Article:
Orange and Radish Salad with Pistachios

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Orange and Radish Salad with Pistachios

Orange and Radish Salad with Pistachios

Jan 13, 2017Recipes, Winter

My husband and I decided to have an after the holidays, catch up-get together with our neighbors (also a good excuse for me to stretch my culinary muscles and cook for other people.)  Since we had just had a couple of months of heavy, traditional eating, I thought it might be nice to do a sort of Mediterranean mezze theme.  I picked this to serve as a colorful, somewhat acidic accompaniment to some fattier dishes.  It worked like a charm.  I was not able to get blood oranges, so substituted Cara Cara navels instead along with regular navels.  Both were juicy and bright with the former kind of having a pink grapefruit color.  I used a couple types of radish along with the daikon and subbed in walnut oil for the pistachio.  It was a beautiful counterpoint to the lamb meatballs, hummus, and feta dishes.  If radishes have a bit too much bite to them for you, I found that sitting in the marinade really calmed things down, so don’t be afraid to give this gorgeous salad a try.



  • 2 blood oranges (about 1/2 pound)
  • 2 medium navel oranges(about 1 pound)
  •  Fleur de sel or coarse sea salt to taste
  • 1 tablespoon chopped fresh mint, plus more for garnish
  • 6 ounces radishes (about 1 cup sliced)
  • 4 ounces daikon radish (about 1/3 daikon)
  • 2 tablespoons fresh lemon juice
  • 1 teaspoon agave nectar
  •  teaspoon ground cinnamon, or more to taste
  •  Pinch cayenne
  • 2 tablespoons roasted pistachio oil
  • ¼ cup lightly toasted unsalted pistachios (about 1 ounce)


  1. Remove orange peels: Cut off both ends of the oranges. Stand them up on the cut side and remove the rest of the peel and pith by cutting away strips; move your knife down the sides of the orange from top to bottom. Use a cutting board with a canal for catching juices, and cut oranges, crosswise, into rounds. Place in a bowl and tip in juices. Add fleur de sel and chopped mint, and toss together.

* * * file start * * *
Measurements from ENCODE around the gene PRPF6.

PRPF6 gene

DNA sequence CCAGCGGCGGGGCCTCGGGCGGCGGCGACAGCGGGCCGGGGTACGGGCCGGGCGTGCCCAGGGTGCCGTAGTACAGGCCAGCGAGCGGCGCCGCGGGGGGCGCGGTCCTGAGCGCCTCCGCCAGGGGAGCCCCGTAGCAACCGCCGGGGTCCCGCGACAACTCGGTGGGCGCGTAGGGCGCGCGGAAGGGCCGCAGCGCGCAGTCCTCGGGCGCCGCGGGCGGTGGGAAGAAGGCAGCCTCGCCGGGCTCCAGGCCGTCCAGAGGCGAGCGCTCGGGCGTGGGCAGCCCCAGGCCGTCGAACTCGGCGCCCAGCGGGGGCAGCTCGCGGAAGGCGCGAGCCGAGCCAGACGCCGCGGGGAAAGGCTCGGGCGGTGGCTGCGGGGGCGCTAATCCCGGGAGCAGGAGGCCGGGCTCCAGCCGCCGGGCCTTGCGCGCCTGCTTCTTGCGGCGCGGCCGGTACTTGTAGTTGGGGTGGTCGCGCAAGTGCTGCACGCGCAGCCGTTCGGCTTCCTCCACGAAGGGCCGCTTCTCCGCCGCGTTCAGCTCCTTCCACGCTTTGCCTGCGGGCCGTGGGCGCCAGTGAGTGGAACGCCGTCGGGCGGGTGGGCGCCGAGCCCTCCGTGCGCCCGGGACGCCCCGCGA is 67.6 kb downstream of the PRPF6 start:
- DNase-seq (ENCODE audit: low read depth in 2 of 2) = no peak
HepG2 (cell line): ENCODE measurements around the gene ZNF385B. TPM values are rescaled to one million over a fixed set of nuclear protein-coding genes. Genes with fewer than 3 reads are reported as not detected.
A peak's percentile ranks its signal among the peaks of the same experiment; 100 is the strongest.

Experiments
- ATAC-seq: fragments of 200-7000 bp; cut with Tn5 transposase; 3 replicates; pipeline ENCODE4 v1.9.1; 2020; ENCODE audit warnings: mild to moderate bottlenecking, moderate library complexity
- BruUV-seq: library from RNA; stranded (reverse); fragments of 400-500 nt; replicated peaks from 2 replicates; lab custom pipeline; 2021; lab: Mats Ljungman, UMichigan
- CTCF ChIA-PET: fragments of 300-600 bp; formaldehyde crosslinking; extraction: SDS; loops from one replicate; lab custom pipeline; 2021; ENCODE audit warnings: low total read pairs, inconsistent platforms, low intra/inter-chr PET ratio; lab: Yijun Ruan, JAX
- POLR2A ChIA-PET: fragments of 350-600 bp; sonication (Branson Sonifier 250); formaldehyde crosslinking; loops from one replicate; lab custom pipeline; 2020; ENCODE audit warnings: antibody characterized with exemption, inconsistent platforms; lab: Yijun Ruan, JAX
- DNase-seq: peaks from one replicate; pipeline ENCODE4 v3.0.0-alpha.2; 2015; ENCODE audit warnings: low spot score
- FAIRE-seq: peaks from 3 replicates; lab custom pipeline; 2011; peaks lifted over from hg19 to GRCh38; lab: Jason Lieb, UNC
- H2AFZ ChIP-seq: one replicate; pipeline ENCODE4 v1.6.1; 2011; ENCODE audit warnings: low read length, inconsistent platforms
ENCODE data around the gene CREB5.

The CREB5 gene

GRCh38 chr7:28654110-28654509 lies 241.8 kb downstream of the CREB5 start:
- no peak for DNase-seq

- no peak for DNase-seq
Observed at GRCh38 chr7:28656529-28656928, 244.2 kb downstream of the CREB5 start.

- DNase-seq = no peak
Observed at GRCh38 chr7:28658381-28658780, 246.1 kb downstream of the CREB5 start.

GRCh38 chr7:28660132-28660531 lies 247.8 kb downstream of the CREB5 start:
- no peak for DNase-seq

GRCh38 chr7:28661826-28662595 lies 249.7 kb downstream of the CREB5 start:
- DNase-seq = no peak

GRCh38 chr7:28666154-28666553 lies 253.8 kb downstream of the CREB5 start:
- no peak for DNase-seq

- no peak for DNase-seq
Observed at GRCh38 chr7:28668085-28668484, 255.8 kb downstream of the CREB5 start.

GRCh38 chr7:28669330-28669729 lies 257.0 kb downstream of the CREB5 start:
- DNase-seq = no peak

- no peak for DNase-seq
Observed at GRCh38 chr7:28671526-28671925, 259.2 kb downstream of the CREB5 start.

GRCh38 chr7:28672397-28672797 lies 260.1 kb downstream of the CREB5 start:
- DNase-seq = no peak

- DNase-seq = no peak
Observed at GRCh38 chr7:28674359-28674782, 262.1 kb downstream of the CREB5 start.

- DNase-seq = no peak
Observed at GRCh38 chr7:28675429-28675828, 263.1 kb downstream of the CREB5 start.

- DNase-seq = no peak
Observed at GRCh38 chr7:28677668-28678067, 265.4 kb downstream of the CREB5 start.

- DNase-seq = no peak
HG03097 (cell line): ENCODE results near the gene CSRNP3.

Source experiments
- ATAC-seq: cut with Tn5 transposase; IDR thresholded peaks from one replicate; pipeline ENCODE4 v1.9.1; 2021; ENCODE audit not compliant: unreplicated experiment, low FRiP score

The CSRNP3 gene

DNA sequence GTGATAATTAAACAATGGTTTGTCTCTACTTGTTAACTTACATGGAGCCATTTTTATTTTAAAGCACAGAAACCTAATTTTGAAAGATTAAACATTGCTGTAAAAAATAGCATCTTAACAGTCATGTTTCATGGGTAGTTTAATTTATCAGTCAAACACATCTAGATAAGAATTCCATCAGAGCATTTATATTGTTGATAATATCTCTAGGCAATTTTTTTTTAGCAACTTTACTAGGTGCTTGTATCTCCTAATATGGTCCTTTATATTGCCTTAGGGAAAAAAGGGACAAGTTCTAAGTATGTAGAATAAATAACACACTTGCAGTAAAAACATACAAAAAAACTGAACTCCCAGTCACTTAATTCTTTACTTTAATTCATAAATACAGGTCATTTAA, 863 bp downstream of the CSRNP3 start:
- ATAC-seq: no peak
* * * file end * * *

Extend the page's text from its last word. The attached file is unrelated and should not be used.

2. Slice radishes and daikon as thin as you can. (Use a mandolin or a Japanese slicer if you have one.) Place in separate bowl and sprinkle with fleur de sel.
  3. Whisk together lemon juice, agave, cinnamon, cayenne and pistachio oil. Divide evenly among the two bowls with oranges and radishes, and toss.
  4. Use a slotted spoon to lift oranges from juices that accumulate in bowl and arrange, with radishes, on a platter or plates. Just before serving, spoon on the juices and dressing left behind in bowl, and top with pistachios and mint.

Before I put this salad together, I could imagine how it would feel and taste in my mouth: the juicy, sweet oranges playing against the crisp, pungent radishes. The combination was inspired by an orange, radish and carrot salad in Sally Butcher’s charming book “Salmagundi: A Celebration of Salads From Around the World.”

The salad is a showcase for citrus, which is in season in California. Navels are particularly good right now, both the regular variety and the darker pink-fleshed Cara Cara oranges that taste like a cross between an orange and a pink grapefruit. I fell in love with blood oranges when I lived in Paris years ago, and although the Moro variety that we get in the United States doesn’t have quite as intense a red-berry flavor as the Mediterranean fruit, its color is hard to resist.

Here I use a combination of blood oranges and navels, and a beautiful mix of red and purple radishes and daikon. Dress this bright mixture with roasted pistachio oil, which has a mild nutty flavor that marries beautifully with the citrus.

Put the prepared oranges and radishes in separate bowls and use a slotted spoon to remove the orange slices from the juices. Just before serving, arrange the oranges and radishes on a platter or on plates, spoon on the dressing and juices, and sprinkle with pistachios. You can also layer the elements, undressed, and pour on the liquids right before serving.

For a juicier version, skip the slotted spoon and toss all of the ingredients together for a quenching salad that is best served in bowls.